Chapter four presents a study on the emergence of meaning from meaningful moments over time, addressing meaning as a process. Out of a preexistent set of narratives of meaningful moments, chosen in answer to the Wonderful Life Question, a purposeful sample of nine moments was chosen to represent each of the five types of meaningful moments identified in the study in chapter two. Narrative interviews were conducted about the way these moments were experienced to be meaningful and affected life; a holistic content analysis lead to the development of an integrated framework in which several main themes in the process of meaning emergence are brought together. The study shows how meaning discovery may lead to meaning creation, which in turn may lead to retrospective meaning discovery. The framework integrates the concepts of coherence, purpose, significance and self-transcendence, and empirically illustrates the way these work together to bring about a sense of meaning and significance in life. In regard to coherence, findings suggest that meaning discovery starts with and thrives on the emotions of wonder, while the understanding of this meaning tends to unfold over time. In relation to purpose, the study points to letting go as an important precondition to meaning: an open, vulnerable and appreciative attitude. Purpose therefore is paradoxical, as it involves both focus and direction as well as the willingness to detach from proven paths and patterns, gaining deeper understanding on the way. As a whole, the developed framework leads to a deeper understanding of meaning as a continuing process in life.

In chapter five, meaning is approached from an interactional perspective. The presented study investigates the way a sense of meaning is brought about in the process of sharing meaningful moments with others. The chapter describes a case study of a group counseling intervention in which eight participants, all professionals in the field of mental health care, took part and shared their meaningful moment, chosen in answer to the Wonderful Life Question. Martin Buber’s philosophy of meeting as the essence of meaning was operationalized to gain insight in the way the different elements of the intervention contribute to the emergence of meaning. Two focus groups were conducted in which participants reflected on their experience of meaning throughout the intervention, after which a thematic analysis was performed. Results show the way sharing meaningful moments may lead to authentic encounters and a sense of meaning that is physically felt. Findings highlight the value of working with vivid narratives and the role of silence in seeing the other and being seen in a genuine way. The study particularly points out the value the Wonderful Life Question. By sharing memories chosen in answer to this question, participants not only experience a stronger connection to themselves and to the other participants, but also to humanity and the larger whole of life: a self-transcendent experience that may have a transforming impact. Overall, the study exemplifies Buber’s philosophy of meeting, a real-time shift from self-orientation towards the awareness of relatedness, in the process of sharing meaningful moments.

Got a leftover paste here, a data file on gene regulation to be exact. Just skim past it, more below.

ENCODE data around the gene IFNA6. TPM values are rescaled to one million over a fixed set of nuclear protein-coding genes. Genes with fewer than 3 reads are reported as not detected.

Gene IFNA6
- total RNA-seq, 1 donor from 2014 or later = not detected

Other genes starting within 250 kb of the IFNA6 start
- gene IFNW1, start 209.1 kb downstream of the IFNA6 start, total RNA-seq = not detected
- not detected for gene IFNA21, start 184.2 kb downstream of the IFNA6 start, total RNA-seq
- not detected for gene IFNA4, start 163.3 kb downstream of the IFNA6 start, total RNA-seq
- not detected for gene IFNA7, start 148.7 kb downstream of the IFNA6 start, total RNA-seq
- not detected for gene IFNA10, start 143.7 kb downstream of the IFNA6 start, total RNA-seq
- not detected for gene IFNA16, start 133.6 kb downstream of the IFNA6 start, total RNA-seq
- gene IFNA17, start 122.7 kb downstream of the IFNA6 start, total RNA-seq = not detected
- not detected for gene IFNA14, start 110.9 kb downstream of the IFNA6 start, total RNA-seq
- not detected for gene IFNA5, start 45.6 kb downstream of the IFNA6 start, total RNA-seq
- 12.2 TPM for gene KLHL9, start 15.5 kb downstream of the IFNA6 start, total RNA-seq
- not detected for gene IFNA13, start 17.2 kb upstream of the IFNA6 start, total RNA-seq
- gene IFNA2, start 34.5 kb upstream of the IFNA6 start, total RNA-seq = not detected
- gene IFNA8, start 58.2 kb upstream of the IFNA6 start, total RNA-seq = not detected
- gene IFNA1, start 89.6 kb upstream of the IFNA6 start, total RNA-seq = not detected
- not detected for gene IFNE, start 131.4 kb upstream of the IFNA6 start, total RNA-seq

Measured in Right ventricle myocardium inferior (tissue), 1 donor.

The results of this dissertation are brought together in four key findings. In sum, the thesis gives insight in (1) different categories of meaningful moments, in (2) the mechanisms of the mindset of wonder as a crucial aspect of the meaning orientation towards life, in (3) meaning as a personal process of discovery and creation, and in (4) meaning as an interactive process of meeting through sharing meaningful moments. Meaning being fundamental to our health and wellbeing, these findings may contribute to building this fundament and enhancing a sense of meaning in life. Overseeing the dissertation, it is the open, appreciative and accepting attitude of wonder, letting go and connectedness that runs as a thread through the findings and the stories people share of their meaningful moments. Findings that call for wonder next to comprehension and coherence, for surrender and letting go alongside purpose and performance, and for authentic meeting besides a mere functional way of relating. The question arises if ratio and understanding, results and control, autonomy and self-efficacy are not overvalued in their role to enhance a sense of wellbeing - in research as well as society. The thesis pleads for a shift in thinking and acting towards a mindset of wonder: an open mindset, in which we see ourselves not as solitary beings, but as part of a larger whole. It is this mindset that enables the discovery meaning in all kinds of situations, as well as the creation of meaning that serves this larger whole and thereby, ourselves. For meaning is more than a mental healthcare issue, but is to be part of the fabric of everyday life.